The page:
One of the reasons I find this to be especially problematic is that you have to balance realism with fun. IMO it's important to place players outside of their characters' wheelhouses occasionally for interesting and varied encounters; however you don't roll up a barbarian thug to just play social encounters.

    So mages have decent AoEs but no real single target spells (maybe moreso in D-AGE). So they're typically left with the choice of ineffective AoEs with higher MP costs and chance of failure or lower level spells... and you didn't sign on to be a mage in D&D to cast Magic Missile for 20 levels.

    While you could say this is a case of not every class being able to do everything, warriors and rogues have multi-target abilities. Whereas mages really specialize in cleaning up the trash. So in order for mages to be fun, imo GMs really have a tightrope in playing adversaries dumb enough to gather somewhat without completely obliterating the suspension of disbelief.

  8. #28
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    Re: Beef up Magic and make it Dangerous

    Quote Originally Posted by Artemis View Post
    Sorry, but that's a limit of yours
    "Rulings" are different from "house rules".
    You probably play in a very mechanical manner, I don't.
    It's absurd, against any possible storytelling purpose to say "uh-uuuh! 5 minutes gone!" and counting seconds. 5 minutes in FAGE clearly states for "encounter". I don't say that 5 minutes = 1 hour, I say that neattpicking on seconds defeat the existance of a free-form, ruling-based game like FAGE.

    At the same time, allowing for creative spell use, is not house ruling. Is just being flexible, as the book explicitly asks GMs to do. It's the same things for Stunts. You can extend them, contract them or even negate them when they occur, if it fits the game-flow.

    So, if a player doesn't use a "jolt" to stun in an "out-of-combat" situation like intimidating someone to enforce a torture or inquisition or the GM doesn't roleplay a "being stun" as something more modular than just "only minor actions allowed", it's fine, but limiting in a mature-oriented game.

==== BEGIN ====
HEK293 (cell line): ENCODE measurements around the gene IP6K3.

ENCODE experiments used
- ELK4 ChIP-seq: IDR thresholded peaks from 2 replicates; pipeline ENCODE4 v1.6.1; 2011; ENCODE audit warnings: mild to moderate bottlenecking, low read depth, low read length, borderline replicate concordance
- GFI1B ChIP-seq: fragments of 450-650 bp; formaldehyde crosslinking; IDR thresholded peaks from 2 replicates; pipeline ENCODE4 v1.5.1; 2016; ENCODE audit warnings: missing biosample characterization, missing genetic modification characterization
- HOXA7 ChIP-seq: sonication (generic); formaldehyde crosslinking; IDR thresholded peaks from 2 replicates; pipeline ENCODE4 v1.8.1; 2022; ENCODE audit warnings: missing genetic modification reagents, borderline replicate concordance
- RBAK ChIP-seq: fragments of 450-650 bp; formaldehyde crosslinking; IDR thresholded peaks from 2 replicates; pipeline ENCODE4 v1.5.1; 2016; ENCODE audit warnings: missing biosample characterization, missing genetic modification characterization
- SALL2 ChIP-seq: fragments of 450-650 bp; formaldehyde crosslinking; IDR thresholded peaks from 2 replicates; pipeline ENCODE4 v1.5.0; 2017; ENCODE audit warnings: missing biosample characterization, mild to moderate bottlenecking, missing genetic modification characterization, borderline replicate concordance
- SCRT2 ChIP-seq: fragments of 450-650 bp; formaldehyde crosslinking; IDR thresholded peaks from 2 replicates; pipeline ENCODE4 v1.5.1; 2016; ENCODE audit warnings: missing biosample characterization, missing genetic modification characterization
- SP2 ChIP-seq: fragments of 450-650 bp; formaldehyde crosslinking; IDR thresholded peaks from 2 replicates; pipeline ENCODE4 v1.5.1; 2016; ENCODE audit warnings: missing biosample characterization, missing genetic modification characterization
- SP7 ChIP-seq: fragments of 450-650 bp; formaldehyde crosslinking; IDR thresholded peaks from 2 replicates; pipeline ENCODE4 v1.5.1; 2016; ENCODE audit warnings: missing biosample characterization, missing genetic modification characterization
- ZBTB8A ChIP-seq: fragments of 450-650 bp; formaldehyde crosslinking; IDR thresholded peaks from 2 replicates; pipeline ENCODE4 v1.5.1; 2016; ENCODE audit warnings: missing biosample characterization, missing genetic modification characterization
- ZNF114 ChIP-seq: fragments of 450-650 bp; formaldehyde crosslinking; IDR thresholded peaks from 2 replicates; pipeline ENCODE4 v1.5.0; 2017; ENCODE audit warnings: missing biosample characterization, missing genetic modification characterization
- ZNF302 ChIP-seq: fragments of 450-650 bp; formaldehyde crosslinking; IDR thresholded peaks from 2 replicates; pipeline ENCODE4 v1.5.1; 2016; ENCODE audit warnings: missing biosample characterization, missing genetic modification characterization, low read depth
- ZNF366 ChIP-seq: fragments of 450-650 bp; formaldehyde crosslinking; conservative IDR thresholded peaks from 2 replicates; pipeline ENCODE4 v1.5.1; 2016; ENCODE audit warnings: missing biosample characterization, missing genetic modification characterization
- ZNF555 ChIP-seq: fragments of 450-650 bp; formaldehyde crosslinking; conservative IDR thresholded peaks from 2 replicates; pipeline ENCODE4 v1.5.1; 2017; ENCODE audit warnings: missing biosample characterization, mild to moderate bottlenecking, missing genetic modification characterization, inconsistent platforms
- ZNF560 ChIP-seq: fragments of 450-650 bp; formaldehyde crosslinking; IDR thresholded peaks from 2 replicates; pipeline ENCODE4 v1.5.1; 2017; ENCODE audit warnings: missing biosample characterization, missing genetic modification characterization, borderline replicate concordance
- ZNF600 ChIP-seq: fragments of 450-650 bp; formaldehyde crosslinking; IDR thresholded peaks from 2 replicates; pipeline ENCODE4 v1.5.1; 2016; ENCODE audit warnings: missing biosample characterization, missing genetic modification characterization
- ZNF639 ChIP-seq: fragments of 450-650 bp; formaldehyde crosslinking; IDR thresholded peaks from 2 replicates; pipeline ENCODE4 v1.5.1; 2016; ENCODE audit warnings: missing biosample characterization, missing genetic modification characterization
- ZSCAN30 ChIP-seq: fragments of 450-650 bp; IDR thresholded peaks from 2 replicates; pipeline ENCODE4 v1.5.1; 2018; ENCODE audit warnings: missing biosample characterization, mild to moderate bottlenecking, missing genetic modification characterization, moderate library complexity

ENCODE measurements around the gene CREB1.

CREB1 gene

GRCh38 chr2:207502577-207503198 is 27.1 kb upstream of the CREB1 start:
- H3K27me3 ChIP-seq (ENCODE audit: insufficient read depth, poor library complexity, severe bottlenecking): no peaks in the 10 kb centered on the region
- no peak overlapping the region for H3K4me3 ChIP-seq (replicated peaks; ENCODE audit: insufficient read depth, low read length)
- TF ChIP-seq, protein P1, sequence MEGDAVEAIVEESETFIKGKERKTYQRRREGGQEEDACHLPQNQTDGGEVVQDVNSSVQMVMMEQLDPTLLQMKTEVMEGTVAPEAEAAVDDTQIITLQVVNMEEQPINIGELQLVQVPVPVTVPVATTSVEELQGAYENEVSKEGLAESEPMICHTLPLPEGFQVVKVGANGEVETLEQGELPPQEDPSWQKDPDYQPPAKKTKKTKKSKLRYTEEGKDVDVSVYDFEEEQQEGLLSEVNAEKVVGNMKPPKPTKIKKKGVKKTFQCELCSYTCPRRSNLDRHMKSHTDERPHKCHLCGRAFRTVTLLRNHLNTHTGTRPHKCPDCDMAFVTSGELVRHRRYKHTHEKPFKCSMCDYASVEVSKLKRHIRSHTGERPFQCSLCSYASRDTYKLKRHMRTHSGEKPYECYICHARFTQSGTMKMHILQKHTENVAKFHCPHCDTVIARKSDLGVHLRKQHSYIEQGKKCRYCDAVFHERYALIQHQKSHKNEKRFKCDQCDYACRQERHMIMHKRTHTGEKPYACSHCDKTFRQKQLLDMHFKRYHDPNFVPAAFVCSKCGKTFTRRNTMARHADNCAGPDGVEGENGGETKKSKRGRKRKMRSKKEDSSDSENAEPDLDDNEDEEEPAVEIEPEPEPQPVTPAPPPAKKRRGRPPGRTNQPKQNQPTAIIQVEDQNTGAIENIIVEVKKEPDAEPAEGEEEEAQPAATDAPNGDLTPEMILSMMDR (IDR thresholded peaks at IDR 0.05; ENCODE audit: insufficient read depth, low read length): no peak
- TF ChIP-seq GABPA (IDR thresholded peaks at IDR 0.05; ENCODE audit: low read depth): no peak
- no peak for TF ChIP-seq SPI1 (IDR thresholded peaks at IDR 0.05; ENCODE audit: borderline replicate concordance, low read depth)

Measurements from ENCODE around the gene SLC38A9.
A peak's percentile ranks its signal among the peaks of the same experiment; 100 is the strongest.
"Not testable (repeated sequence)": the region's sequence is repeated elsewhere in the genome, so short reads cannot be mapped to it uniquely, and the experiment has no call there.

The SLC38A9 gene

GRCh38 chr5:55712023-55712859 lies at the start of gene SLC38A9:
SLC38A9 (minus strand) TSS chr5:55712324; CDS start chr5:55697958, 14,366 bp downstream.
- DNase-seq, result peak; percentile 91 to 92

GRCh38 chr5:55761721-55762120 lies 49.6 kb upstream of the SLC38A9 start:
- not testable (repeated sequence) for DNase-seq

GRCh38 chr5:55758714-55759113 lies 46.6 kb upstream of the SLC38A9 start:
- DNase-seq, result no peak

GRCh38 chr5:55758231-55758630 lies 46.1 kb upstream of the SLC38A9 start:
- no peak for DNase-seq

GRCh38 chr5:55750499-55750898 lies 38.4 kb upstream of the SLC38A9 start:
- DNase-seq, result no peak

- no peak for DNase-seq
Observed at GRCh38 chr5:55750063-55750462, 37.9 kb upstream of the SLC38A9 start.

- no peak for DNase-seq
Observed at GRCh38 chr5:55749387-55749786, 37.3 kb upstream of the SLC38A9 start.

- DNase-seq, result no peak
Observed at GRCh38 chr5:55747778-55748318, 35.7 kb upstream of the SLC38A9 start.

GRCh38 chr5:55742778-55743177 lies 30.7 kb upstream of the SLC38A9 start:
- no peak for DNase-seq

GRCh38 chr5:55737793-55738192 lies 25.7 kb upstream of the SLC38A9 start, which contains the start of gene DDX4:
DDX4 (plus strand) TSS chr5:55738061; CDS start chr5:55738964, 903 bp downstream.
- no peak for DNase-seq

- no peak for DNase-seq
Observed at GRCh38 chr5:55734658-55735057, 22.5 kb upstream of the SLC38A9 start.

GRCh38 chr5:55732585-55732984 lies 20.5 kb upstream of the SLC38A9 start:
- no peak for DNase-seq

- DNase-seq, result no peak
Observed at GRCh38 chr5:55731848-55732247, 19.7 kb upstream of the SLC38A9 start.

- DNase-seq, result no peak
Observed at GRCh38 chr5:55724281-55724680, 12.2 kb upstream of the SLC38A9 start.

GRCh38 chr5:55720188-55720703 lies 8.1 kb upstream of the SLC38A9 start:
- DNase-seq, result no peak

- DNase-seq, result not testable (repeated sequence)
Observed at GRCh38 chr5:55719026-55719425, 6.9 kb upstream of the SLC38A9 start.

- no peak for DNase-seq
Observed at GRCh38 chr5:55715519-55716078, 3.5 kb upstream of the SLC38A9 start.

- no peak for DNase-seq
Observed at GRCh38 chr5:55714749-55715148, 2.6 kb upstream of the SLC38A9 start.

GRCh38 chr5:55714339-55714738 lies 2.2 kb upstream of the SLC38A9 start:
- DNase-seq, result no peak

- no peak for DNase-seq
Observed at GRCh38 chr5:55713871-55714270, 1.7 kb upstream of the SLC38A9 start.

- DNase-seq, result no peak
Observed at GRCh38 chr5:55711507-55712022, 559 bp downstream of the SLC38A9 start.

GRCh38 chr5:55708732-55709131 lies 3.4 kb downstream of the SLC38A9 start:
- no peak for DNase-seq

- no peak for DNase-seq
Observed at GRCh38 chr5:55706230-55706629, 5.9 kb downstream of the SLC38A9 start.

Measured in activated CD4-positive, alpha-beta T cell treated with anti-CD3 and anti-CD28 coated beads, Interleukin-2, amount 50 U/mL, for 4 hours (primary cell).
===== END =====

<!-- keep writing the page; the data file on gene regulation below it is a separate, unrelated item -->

That's what I meant. I'm not house ruling anything, I just use the golden rule and base my sessions and campaigns on rulings and flexiblity, actually allowing both the players and NPCs to be alive, feel alive and seem to play in a decently consistant world (which has nothing to do with "realism", if you'll try to go that route).

    Again, if you play FAGE like RAW d&d is your issue, not FAGE's.

    Same goes for ongoing whining about HP bloat while it makes perfectly sense from a design standpoint, but I digress.
    Design must be analyzed from a very wide perspective.

    IMHO.
    Honestly? I own much better games for improvised gameplay than F-AGE. I bought F-AGE because I wanted something less freeform, and apart from the obvious holes (disease, poisons, falling damage IIRC) it generally manages that, although I rarely use the things it's missing. If it had a good set of out of combat stunts it would be exactly what I wanted. F-AGE has nothing like Aspects which allow players to meaningfully change the game by adding more description to the scene.

    FWIW, HP bloat makes very little sense from a design standpoint. It takes a long time for damage to increase by more than one point per round per two levels for Warriors and Rogues if they focus on their damage stat (Mages can get a boost up when the pick the necessary spells, which isn't a given at any level), for both PCs and adversaries, and so combats start taking longer as levels climb because at first hp increases by an average of 4.5 per level for PCs (and I believe about that much for adversaries, they waver a lot but I've seen the trend).

    Now HP bloat is fine if there's a damage bloat to go along with it, but as I've said it takes a long time for F-AGE damage to get any sort of significant boost. You get a minor boost to damage at level 10 for Rogues and 12 for Warriors, and a major boost in the form of a second attack at level 15 for Warriors and level 17 for Rogues. Therefore you have about ten levels where combat gets longer and longer, then it remains level from level 11 (where HP comes down to a more reasonable level) and takes a jump back down to short at levels 15-20.

    Quote Originally Posted by shonuff View Post
    It's easy to do, especially with the changes between books. I usually forget that Lethality applies to melee in F-AGE. Lol

    And in talking about class balance it's difficult sometimes where to draw the line. Because let's face it: most campaigns don't go from 1-20, but on the other hand you have the progression for them.
    I'd honestly assume that 1-10 campaigns or similar ranges are the most common in F-AGE, it's a nice range of levels which gives a decent spread and everybody gets a nice ability at or shortly after level 10.